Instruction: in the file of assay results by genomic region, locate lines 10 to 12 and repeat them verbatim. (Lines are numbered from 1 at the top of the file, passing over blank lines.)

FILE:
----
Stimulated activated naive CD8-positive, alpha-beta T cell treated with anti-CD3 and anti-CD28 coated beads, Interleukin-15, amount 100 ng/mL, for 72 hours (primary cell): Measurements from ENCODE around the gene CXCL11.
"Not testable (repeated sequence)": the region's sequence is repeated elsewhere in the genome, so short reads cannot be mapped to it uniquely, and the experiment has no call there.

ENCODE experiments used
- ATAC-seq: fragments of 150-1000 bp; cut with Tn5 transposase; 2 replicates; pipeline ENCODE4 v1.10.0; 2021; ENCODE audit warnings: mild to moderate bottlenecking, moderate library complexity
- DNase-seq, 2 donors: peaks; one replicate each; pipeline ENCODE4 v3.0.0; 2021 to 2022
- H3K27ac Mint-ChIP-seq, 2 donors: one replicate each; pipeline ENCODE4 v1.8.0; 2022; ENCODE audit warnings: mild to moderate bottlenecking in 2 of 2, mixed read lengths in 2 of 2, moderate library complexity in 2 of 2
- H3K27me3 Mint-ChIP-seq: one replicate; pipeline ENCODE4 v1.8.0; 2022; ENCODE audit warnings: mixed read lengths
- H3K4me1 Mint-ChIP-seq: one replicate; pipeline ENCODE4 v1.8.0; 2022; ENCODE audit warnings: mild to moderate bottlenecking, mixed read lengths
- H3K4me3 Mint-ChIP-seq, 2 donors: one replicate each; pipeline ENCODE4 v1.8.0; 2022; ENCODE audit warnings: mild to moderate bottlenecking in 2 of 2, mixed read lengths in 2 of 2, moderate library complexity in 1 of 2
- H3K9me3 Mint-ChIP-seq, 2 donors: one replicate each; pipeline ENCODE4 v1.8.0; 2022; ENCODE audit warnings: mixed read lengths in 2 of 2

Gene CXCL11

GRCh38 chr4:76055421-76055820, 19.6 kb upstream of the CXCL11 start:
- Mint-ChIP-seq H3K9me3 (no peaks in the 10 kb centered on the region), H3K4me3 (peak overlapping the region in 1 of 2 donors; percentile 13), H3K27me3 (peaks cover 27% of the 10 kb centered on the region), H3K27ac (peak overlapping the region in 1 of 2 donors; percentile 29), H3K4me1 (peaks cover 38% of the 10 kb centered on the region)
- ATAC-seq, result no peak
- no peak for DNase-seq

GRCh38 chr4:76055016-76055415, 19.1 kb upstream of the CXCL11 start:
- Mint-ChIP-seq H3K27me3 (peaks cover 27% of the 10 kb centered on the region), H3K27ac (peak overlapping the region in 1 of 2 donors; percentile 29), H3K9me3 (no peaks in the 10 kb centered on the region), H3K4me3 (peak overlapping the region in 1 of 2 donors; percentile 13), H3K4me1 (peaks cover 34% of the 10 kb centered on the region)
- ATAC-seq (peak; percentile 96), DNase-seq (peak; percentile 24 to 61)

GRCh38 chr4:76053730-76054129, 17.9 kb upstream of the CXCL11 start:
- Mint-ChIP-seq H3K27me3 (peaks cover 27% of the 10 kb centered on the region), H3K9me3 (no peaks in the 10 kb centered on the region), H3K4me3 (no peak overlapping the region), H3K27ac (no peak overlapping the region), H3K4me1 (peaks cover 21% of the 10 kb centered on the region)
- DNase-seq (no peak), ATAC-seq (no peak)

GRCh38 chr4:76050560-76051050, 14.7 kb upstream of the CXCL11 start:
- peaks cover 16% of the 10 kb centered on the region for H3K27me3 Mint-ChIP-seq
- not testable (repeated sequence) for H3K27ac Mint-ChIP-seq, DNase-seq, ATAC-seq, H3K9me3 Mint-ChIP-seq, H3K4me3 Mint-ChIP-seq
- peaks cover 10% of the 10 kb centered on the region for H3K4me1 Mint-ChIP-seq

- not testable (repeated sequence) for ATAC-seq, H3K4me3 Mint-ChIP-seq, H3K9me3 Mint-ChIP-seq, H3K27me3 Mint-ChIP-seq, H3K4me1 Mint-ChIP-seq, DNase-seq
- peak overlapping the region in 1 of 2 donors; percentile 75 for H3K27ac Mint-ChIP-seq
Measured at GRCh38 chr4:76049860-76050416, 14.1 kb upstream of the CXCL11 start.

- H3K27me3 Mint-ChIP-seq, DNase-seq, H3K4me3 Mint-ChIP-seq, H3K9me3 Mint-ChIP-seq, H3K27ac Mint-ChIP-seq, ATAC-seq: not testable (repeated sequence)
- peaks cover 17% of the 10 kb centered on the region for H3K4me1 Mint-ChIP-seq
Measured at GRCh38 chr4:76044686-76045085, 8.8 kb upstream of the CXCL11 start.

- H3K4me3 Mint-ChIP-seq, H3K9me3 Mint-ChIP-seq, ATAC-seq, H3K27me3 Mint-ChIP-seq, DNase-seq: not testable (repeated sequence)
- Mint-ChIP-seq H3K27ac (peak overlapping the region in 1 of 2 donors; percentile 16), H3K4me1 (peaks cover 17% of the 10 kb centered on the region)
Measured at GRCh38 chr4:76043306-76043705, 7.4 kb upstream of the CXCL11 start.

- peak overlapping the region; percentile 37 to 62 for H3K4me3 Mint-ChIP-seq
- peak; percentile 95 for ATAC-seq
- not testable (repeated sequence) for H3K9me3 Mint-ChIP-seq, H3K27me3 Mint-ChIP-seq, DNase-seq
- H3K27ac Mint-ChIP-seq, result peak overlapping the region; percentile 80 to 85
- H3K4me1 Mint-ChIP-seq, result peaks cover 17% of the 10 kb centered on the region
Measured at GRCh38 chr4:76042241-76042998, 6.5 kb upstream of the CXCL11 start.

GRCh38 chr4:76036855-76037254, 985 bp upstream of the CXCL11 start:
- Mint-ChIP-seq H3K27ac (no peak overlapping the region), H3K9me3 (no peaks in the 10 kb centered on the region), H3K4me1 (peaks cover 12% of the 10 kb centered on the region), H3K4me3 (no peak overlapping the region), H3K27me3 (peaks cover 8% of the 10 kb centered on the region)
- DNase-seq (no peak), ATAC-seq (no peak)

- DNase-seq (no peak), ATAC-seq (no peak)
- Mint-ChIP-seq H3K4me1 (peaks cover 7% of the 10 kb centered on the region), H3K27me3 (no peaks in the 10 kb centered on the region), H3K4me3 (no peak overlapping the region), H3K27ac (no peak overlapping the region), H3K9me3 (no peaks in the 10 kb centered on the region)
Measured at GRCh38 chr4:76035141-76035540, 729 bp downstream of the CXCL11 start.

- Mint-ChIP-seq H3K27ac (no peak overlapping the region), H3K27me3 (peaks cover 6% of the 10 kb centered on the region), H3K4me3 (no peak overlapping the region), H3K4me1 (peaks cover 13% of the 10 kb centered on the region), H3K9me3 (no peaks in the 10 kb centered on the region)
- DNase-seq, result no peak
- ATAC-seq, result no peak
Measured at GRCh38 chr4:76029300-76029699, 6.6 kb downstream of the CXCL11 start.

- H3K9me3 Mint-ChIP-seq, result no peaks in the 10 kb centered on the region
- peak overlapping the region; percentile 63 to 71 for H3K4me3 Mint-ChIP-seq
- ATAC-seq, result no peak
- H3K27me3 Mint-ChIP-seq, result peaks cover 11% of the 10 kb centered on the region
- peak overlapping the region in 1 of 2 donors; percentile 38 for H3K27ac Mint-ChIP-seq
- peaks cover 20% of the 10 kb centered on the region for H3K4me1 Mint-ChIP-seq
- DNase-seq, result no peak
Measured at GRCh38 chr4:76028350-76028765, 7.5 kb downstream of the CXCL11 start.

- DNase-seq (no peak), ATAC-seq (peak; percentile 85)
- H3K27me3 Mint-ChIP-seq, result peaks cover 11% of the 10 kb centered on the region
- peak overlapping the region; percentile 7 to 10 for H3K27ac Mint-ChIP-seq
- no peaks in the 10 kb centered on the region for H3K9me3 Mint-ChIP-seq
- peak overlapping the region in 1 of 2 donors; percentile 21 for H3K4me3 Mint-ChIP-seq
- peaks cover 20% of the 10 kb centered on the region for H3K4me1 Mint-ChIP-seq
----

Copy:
- H3K9me3 Mint-ChIP-seq, 2 donors: one replicate each; pipeline ENCODE4 v1.8.0; 2022; ENCODE audit warnings: mixed read lengths in 2 of 2

Gene CXCL11

GRCh38 chr4:76055421-76055820, 19.6 kb upstream of the CXCL11 start: